And while I was in Shanghai I had one of most rewarding experiences of my life, that of volunteering in a Chinese orphanage.

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I think what also helped me enjoy my stay in Shanghai were the expatriate associations, both American and French, I joined while I was there. Through them, I made new friends, went on walking tours and visits of the city and its surroundings, took a few Chinese cooking courses, discovered local restaurants and jazz clubs, even journeyed to Tibet! I also helped re-launch an international social group in Shanghai, attended the Shanghai Literary Festival, and participated in a local Anglophone writers’ group. All this, in addition to teaching fifteen hours a week at the French lycée, kept me very busy; and I rarely had time to feel “alone in a foreign country.”

I left Shanghai in July. Having enough miles by then for an award ticket on Air France, I embarked on a trip through six western states of the U.S. visiting family and friends. The landscapes I saw in the west, as well as hearing and speaking my native language again everywhere I went, soothed my soul—so much so that rather than return to France at the beginning of September, I decided, serendipitously, to lay down my bags until Christmas and give living in California another try. I’ve done this three other times since my divorce ten years ago, but circumstances always brought me back to France, where I’ve lived for nearly 40 years. Now, however, I’m retired, my children are grown, and I haven’t yet been blessed with grandchildren. Of course, I miss my sons, my friends, and my apartment (which I’ve been lucky enough to rent out), but, otherwise, nothing in Paris now really obliges me to live there anymore.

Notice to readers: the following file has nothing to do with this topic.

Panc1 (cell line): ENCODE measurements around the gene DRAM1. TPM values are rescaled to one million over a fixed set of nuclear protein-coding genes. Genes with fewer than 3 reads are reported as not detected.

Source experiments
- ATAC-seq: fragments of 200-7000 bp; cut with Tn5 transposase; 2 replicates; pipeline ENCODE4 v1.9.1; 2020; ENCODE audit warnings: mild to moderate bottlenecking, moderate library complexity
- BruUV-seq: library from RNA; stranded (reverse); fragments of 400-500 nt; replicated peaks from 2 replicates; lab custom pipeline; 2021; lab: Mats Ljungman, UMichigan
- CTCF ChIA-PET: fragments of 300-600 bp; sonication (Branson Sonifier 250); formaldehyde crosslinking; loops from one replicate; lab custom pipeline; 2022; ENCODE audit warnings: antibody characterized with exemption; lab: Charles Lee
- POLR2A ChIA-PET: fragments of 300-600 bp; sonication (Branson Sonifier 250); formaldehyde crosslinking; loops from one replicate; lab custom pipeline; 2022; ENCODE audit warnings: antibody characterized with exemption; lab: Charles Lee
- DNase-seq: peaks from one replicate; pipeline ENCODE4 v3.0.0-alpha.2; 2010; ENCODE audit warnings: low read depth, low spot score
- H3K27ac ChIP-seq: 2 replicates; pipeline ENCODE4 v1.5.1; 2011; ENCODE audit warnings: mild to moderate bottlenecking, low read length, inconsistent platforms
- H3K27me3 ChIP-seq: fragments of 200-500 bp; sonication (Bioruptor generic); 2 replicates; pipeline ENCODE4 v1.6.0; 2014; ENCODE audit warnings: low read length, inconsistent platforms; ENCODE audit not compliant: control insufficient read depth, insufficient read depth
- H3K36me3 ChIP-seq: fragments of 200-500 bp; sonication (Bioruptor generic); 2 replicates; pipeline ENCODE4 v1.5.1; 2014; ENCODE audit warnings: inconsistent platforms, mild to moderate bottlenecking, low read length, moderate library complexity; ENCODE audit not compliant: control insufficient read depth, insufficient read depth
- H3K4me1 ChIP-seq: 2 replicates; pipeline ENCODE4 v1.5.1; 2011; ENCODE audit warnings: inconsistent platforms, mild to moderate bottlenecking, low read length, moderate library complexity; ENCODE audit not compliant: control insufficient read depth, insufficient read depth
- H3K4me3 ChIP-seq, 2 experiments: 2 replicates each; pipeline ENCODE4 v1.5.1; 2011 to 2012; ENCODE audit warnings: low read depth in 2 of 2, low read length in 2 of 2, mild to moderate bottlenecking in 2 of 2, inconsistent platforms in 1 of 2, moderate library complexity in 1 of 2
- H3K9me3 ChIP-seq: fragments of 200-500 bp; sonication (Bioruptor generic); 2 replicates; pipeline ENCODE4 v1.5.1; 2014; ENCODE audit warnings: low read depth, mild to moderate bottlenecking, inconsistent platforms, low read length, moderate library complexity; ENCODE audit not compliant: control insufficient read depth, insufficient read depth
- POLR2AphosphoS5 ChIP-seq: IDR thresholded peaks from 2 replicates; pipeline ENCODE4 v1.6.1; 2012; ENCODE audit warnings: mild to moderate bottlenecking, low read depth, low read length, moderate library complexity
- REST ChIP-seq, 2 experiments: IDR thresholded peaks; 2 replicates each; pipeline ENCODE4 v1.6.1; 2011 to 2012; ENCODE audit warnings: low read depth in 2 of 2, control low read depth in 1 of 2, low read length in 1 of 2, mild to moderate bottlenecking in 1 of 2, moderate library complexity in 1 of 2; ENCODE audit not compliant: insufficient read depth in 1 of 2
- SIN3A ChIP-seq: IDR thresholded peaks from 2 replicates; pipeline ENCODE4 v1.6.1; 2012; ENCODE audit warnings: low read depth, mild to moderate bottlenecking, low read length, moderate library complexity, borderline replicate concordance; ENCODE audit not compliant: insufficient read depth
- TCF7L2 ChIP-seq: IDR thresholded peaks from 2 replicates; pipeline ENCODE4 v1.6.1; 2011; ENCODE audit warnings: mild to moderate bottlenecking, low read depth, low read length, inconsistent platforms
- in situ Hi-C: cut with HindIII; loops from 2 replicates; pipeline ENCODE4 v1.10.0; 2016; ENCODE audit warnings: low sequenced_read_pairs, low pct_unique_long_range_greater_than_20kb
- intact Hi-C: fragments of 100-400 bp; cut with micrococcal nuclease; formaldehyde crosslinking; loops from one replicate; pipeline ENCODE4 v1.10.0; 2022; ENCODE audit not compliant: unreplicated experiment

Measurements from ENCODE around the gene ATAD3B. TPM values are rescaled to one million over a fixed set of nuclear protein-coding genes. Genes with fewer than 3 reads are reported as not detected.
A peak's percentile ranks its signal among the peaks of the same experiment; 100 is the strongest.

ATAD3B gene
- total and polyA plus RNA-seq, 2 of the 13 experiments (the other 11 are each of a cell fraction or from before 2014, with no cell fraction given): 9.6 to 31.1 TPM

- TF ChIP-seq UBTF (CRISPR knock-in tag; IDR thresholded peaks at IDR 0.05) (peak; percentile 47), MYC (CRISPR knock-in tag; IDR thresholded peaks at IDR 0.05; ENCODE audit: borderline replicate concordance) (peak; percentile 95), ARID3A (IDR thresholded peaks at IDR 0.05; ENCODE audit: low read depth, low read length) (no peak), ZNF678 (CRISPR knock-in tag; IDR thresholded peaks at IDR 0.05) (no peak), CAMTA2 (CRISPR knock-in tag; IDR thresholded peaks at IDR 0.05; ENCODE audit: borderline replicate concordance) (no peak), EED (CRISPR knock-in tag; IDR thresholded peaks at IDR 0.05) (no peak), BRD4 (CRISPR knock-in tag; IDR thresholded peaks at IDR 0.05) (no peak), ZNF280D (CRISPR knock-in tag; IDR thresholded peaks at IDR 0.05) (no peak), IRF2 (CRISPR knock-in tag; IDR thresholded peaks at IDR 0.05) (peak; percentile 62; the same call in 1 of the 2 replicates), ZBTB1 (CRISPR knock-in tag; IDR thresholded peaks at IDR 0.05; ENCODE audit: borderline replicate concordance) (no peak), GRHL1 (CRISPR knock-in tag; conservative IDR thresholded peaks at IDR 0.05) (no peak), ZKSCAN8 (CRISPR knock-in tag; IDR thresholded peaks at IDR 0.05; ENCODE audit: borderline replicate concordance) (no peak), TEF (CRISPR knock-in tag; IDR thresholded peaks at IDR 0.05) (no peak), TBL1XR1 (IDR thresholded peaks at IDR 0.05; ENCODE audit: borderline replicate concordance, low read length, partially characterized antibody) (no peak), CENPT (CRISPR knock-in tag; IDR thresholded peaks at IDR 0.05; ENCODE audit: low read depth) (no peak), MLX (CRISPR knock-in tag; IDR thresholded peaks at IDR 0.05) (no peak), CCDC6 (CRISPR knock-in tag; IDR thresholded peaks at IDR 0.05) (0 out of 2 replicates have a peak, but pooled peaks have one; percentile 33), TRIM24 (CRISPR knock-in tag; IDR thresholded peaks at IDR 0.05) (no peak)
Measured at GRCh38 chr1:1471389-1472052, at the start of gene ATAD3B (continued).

So far, I love being back in the Bay Area and the life style here. I’m reconnecting with childhood friends and making new ones, taking some classes, joining local groups, and doing research for a new book at the UC Berkeley library. Despite how much I appreciate living abroad, I’m now discovering how good it feels sometimes to return to your roots.HK,Berkeley

(an adapted version of this post recently appeared in the Nov./Dec. 2009 edition of AAWE News Paris)

Published in: on November 3, 2009 at 11:53 am  Comments (1)